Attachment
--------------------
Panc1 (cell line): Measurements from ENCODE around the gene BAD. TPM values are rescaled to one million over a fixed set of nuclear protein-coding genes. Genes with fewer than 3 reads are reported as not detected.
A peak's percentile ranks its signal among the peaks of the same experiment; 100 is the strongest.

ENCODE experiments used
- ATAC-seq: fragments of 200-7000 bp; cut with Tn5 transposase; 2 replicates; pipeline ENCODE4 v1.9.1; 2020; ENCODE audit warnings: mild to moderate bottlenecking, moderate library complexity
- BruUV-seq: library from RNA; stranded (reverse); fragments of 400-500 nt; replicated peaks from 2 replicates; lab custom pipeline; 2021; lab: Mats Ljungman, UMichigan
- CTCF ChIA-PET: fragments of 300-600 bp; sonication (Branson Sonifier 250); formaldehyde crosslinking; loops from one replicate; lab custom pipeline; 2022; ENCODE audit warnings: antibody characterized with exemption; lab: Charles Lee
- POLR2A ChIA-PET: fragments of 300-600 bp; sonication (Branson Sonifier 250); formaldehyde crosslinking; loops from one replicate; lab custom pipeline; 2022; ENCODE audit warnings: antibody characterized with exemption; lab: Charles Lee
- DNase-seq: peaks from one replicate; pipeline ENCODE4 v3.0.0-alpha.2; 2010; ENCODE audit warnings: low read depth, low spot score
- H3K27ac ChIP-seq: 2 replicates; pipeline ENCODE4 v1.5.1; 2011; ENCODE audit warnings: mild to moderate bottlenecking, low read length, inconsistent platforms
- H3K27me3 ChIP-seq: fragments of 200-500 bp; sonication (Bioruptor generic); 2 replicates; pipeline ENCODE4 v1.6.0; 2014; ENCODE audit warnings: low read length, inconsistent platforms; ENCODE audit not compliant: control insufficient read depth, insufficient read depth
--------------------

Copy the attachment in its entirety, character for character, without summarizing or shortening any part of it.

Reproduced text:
Panc1 (cell line): Measurements from ENCODE around the gene BAD. TPM values are rescaled to one million over a fixed set of nuclear protein-coding genes. Genes with fewer than 3 reads are reported as not detected.
A peak's percentile ranks its signal among the peaks of the same experiment; 100 is the strongest.

ENCODE experiments used
- ATAC-seq: fragments of 200-7000 bp; cut with Tn5 transposase; 2 replicates; pipeline ENCODE4 v1.9.1; 2020; ENCODE audit warnings: mild to moderate bottlenecking, moderate library complexity
- BruUV-seq: library from RNA; stranded (reverse); fragments of 400-500 nt; replicated peaks from 2 replicates; lab custom pipeline; 2021; lab: Mats Ljungman, UMichigan
- CTCF ChIA-PET: fragments of 300-600 bp; sonication (Branson Sonifier 250); formaldehyde crosslinking; loops from one replicate; lab custom pipeline; 2022; ENCODE audit warnings: antibody characterized with exemption; lab: Charles Lee
- POLR2A ChIA-PET: fragments of 300-600 bp; sonication (Branson Sonifier 250); formaldehyde crosslinking; loops from one replicate; lab custom pipeline; 2022; ENCODE audit warnings: antibody characterized with exemption; lab: Charles Lee
- DNase-seq: peaks from one replicate; pipeline ENCODE4 v3.0.0-alpha.2; 2010; ENCODE audit warnings: low read depth, low spot score
- H3K27ac ChIP-seq: 2 replicates; pipeline ENCODE4 v1.5.1; 2011; ENCODE audit warnings: mild to moderate bottlenecking, low read length, inconsistent platforms
- H3K27me3 ChIP-seq: fragments of 200-500 bp; sonication (Bioruptor generic); 2 replicates; pipeline ENCODE4 v1.6.0; 2014; ENCODE audit warnings: low read length, inconsistent platforms; ENCODE audit not compliant: control insufficient read depth, insufficient read depth